Still, in spite of everything, it maintains the atmosphere of seductive longing that's always defined Del Rey's music. After all, it is about a dream of a very different world than the one we live in—a world where we "only worry about [the children] after dark," she sings. In its desire for something unreal, it's more true to the spirit of Lana Del Rey than ever.
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Sincere, vulnerable, and seductive.
Australian DIY pop artist Airports, AKA Aaron Lee, releases "U FEEL IT 2," following on the heels of his dreamy lo-fi banger, "Don't Sleep Anymore."
Aaron explains the double entendre of the song, "It started out being written as a song about a haunting relationship with depression in contrast to uplifting music, but when some of the lyrics started to spill out I realized I was also writing about positive romantic feelings for my partner." Featuring bleeding synths, blushing harmonies, and Aaron's velvety falsetto, "U FEEL IT 2" is a perfect summer anthem.
U Feel It 2
Megan Thee Stallion told us it's hot girl summer, but what happens when you're not hot?
If you haven't heard, we're in the midst of Hot Girl Summer.
The term was coined by rapper Megan Thee Stallion, who created an alter ego named "Hot Girl Meg" to accompany the release of her debut mixtape, Fever. Following its release on May 17, the term "hot girl" quickly took off online, becoming a symbol of a metamorphosis into an upgraded, more confident version of oneself.
Stallion later elaborated on the phrase's connotations, clarifying that it was meant to be gender-neutral. "So it's just basically about women and men being unapologetically them, just having a good-ass time, hyping up your friends, doing you, not giving a damn about what nobody gotta say about it," she said. "You definitely have to be a person that could be like the life of the party, and … you know, just a bad bitch."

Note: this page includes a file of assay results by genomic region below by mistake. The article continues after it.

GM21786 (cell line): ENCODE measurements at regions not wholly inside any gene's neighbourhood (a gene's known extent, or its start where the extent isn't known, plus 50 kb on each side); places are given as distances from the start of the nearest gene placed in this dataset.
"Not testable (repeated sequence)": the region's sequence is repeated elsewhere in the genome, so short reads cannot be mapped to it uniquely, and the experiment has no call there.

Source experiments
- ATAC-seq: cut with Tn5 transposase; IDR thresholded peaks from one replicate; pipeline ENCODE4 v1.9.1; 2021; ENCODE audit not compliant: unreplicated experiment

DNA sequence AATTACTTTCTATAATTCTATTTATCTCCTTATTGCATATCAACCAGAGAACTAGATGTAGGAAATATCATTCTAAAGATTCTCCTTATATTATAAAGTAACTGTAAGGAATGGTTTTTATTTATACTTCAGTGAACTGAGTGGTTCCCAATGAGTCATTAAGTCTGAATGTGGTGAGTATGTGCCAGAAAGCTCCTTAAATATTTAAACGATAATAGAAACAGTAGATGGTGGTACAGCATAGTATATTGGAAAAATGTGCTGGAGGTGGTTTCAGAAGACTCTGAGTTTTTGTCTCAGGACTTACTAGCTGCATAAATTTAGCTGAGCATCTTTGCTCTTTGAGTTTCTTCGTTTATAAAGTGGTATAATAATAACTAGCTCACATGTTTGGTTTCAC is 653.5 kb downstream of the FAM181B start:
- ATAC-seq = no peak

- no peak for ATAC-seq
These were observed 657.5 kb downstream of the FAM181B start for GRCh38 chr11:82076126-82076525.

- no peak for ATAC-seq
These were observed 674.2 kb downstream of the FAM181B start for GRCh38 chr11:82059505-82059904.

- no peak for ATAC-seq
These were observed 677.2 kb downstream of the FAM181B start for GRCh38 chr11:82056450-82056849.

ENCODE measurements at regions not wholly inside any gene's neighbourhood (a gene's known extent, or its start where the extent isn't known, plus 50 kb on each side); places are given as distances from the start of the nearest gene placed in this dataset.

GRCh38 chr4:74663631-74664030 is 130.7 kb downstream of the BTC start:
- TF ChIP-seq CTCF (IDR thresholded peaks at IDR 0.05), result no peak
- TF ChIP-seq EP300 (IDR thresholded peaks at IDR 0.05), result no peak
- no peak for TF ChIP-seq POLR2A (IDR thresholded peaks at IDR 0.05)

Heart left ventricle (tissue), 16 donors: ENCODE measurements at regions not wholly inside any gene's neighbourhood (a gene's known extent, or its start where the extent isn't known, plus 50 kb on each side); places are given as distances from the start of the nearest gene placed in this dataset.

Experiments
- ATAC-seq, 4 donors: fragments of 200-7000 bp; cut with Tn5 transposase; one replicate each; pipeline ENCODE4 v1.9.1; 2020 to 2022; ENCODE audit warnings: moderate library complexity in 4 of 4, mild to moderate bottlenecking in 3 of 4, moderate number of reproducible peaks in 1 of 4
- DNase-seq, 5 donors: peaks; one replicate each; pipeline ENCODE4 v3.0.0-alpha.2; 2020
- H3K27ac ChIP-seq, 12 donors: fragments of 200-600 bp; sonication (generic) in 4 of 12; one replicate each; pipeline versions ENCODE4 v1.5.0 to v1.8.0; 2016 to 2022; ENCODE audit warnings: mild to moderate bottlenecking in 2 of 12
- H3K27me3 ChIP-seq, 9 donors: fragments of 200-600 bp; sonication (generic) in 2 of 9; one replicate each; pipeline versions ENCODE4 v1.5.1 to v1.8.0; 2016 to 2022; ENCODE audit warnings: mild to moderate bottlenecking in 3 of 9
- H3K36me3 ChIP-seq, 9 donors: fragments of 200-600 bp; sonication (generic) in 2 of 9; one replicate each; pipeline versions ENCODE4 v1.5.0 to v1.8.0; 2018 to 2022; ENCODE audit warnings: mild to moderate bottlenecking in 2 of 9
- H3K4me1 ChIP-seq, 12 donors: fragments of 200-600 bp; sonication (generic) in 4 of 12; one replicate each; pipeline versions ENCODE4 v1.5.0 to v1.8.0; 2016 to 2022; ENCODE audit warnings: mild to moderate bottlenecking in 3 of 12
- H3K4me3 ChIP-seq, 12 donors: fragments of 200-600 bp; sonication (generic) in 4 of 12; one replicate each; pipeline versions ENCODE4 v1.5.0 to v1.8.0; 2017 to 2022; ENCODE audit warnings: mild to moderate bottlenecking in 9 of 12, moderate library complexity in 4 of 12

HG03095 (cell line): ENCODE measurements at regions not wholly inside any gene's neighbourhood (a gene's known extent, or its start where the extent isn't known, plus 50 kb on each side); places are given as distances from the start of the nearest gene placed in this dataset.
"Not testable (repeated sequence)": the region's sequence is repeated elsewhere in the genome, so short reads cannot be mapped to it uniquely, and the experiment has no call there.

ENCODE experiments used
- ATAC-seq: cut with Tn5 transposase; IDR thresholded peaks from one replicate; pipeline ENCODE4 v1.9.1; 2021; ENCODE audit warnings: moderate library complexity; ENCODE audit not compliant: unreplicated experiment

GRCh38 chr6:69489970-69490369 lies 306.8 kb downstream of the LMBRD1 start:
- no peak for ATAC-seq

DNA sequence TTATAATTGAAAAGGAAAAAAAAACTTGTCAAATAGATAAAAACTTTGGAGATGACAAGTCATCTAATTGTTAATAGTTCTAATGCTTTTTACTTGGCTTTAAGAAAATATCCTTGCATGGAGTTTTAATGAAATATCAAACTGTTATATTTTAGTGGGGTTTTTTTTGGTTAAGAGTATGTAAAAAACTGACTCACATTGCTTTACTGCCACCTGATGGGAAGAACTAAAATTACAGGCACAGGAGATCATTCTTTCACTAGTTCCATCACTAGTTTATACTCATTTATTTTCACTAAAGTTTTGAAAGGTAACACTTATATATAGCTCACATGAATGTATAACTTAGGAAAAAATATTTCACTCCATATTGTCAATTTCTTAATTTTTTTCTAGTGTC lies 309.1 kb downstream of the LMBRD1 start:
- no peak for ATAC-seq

In typical Internet fashion, the term's message of carefree hyper-sexual-liberation didn't hold up for long against the online world's nihilistic bend. Quickly, Hot Girl Summer memes—those quiet, wry expressions of our online collective consciousness—began cropping up. Though many of them featured photos of people celebrating their own radiant auras, more lamented the failure of Hot Girl Summer, revealing the disappointment lingering just beneath the the term's glossy surface. Refracted through memes, the phrase revealed its own fragility: "me tweeting 'hot girl summer' and then sitting in my room texting 'haha hey what r u doin'" read one. Another, more sobering message: "who was I kidding? I was never meant to have a hot girl summer lmaooo likeee I'm too loving." Another: "how am I supposed to have a hot girl summer with $5?"
Apparently, "hot girl summer" can be shattered by a sad album, or by falling in love.
Sure enough, "hot girl summer" has become a polarizing term that feels liberating for some but promises much to others while actually exacerbating their own self-consciousness and uncertainty.
Predictably, several weeks after Megan Thee Stallion set Hot Girl Summer into motion, Lana Del Rey's 2012 hit "Summertime Sadness" returned to the charts.
"Summertime Sadness" offers a marked alternative to the "hot girl" way of life. While "hot girl summer" connotes unconditional self-love and radical abandon, "summertime sadness" permits languorous hours lying beneath one's fan, mourning anything: the state of the world, one's love life, or lack of funds. "Hot girl summer" is exuberant, brash, performative. "Summertime Sadness" is depressed, tongue-in-cheek, firmly planted in the shade. If "hot girl summer" embodies the untouchable glam of stars of the early aughts, like Britney and Beyoncé, "summertime sadness" is the domain of Lana Del Rey, Lorde, Halsey, and their decidedly anti-pop ethos.